"We have to understand that a core feature of addiction is that you know it is going to harm you, potentially even kill you, and nevertheless something has gone wrong with the motivational control and you keep doing it," said Markus Heilig from the Linkoping University in Sweden.
For the study, the team used a mouse model to measure the expression of hundreds of genes in five areas of the brain. The animal study gave very startling insights of human brain and patterns of addiction.
As part of the investigation, the role of reduced GAT-3 levels in rats was examined. These rats initially preferred sweetened water over alcohol . After the reduction, they were again presented with the choice between alcohol and sugar. The findings revealed that 15 per cent of the outbred rats chose alcohol over a high-value reward.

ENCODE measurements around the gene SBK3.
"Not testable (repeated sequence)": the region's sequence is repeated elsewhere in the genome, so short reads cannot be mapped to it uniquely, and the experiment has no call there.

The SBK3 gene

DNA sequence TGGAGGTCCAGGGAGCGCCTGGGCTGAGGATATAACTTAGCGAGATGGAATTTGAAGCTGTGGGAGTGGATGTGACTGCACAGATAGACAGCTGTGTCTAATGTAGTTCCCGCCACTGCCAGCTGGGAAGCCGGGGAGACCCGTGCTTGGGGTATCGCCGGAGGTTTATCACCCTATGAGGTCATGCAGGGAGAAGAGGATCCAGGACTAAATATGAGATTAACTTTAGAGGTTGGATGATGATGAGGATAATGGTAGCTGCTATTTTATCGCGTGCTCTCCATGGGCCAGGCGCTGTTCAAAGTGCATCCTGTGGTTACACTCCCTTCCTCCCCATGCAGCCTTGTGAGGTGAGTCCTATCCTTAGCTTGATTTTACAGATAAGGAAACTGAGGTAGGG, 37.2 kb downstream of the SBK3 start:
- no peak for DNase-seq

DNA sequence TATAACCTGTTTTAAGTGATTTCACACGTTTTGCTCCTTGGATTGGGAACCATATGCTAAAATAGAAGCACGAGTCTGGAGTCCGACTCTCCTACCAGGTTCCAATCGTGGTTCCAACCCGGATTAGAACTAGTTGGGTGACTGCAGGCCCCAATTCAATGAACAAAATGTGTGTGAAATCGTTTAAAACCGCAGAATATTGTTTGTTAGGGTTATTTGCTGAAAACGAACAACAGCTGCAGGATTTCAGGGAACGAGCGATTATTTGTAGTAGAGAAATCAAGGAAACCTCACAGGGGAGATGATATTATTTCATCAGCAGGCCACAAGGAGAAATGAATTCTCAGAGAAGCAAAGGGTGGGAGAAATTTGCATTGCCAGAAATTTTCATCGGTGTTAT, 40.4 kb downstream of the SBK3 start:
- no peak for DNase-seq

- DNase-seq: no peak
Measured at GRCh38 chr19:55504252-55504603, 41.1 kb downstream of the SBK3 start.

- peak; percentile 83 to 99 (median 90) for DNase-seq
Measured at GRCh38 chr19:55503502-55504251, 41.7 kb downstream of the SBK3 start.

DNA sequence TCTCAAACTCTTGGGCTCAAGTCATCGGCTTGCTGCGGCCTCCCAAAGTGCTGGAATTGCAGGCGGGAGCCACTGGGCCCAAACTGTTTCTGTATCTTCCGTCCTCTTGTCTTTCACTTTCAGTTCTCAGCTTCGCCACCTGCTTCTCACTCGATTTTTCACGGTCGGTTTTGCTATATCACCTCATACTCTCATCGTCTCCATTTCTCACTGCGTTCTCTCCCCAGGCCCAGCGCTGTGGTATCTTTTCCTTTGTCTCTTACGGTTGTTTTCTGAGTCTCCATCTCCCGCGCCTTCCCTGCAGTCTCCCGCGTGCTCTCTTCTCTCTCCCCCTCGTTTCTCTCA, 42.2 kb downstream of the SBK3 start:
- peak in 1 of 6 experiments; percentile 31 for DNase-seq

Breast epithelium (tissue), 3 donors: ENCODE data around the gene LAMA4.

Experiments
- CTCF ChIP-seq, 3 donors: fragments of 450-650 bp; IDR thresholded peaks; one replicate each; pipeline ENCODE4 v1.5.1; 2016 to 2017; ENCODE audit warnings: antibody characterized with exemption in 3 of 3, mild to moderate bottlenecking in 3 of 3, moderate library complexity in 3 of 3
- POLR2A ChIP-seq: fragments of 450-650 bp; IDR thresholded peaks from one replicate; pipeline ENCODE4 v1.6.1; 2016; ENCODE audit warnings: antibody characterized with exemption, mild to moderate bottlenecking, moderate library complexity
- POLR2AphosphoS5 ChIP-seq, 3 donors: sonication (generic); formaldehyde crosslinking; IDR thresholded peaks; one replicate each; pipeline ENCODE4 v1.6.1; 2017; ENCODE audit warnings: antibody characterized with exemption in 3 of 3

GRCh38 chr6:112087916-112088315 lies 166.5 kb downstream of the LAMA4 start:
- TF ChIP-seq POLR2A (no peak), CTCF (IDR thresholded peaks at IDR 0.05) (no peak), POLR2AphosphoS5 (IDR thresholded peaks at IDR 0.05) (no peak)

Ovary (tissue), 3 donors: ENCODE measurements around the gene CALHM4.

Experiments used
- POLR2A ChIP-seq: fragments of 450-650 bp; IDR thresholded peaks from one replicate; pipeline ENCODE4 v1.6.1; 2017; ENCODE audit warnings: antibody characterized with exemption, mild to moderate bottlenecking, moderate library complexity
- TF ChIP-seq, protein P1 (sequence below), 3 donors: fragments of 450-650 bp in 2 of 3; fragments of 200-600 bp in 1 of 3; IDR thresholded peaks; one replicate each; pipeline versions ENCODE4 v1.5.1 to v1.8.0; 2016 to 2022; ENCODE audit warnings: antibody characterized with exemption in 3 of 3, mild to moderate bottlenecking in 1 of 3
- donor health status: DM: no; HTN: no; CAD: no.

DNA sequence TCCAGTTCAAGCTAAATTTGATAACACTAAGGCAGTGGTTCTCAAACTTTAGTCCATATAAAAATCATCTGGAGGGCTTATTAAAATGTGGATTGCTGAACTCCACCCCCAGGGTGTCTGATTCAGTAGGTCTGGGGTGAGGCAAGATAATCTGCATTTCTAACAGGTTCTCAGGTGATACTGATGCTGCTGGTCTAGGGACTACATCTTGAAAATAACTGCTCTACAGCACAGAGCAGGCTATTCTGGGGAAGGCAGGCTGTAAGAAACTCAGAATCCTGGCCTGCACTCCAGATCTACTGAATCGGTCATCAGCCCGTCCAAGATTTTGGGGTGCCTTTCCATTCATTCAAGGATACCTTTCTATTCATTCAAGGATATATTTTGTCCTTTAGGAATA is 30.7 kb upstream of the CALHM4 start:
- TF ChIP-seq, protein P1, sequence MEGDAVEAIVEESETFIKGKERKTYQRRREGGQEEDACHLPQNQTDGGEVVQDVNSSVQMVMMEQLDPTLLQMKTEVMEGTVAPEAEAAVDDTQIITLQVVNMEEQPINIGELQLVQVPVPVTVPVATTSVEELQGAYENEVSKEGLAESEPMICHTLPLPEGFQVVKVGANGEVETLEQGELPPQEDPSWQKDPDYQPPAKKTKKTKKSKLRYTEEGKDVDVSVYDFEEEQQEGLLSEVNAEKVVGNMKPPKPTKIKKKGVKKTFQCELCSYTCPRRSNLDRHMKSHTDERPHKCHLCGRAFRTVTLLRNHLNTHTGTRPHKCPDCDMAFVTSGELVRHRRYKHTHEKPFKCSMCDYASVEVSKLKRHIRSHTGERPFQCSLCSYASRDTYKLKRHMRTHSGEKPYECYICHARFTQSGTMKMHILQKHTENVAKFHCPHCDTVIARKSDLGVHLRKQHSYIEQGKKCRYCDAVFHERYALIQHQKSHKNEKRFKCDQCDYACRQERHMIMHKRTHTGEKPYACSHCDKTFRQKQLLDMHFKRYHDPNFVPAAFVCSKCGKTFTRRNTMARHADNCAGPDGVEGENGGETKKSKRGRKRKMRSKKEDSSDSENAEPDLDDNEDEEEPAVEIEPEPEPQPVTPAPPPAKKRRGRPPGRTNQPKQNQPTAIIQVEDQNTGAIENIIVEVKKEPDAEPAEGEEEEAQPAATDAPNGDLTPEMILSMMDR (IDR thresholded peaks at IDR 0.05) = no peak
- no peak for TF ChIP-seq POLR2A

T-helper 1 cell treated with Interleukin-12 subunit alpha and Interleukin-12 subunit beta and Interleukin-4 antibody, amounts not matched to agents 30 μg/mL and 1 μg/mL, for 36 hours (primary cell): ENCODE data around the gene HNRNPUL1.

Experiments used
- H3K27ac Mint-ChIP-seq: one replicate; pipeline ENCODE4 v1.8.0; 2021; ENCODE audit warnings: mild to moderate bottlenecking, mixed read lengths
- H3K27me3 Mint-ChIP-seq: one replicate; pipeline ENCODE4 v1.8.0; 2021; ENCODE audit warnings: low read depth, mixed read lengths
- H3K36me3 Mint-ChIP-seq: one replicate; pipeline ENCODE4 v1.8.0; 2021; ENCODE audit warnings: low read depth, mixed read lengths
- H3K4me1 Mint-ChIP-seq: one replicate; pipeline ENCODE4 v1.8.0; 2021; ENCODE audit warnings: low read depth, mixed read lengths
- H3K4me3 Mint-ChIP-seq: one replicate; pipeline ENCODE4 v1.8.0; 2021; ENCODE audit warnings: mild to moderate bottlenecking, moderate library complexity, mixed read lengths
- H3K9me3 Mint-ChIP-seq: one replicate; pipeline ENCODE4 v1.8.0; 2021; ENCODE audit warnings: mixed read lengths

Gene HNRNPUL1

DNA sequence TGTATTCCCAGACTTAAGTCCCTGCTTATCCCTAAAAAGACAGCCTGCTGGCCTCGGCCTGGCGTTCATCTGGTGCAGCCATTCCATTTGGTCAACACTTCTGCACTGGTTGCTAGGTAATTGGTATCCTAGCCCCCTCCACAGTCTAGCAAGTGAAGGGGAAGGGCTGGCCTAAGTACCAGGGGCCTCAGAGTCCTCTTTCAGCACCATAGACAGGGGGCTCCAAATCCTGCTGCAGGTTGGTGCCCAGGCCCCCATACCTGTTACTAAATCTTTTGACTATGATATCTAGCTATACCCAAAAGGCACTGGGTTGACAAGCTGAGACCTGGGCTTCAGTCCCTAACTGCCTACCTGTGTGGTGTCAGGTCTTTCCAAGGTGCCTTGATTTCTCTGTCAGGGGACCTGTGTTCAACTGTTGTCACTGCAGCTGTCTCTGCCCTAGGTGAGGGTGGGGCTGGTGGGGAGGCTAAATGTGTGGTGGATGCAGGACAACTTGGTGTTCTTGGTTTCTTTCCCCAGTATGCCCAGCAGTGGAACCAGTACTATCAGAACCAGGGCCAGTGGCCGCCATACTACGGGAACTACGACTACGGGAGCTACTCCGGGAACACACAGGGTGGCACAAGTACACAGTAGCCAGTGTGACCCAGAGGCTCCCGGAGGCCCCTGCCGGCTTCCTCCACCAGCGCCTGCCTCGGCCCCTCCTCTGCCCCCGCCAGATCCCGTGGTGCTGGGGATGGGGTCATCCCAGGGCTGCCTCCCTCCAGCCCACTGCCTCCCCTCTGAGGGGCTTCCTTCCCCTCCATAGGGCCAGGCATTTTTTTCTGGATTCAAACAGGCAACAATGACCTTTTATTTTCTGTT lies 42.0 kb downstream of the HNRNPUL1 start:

"Decreasing the expression of the transporter had a striking effect on the behaviour of these rats. Animals that had preferred the sweet taste over alcohol reversed their preference and started choosing alcohol," said lead investigator Eric Augier.
The team further examined the GAT-3 levels in brain tissue from deceased humans who had documented alcohol addiction. They were found to have lower levels of the protein than the control individuals.
Scientists are optimistic that the findings may help improve treatment for alcohol dependence.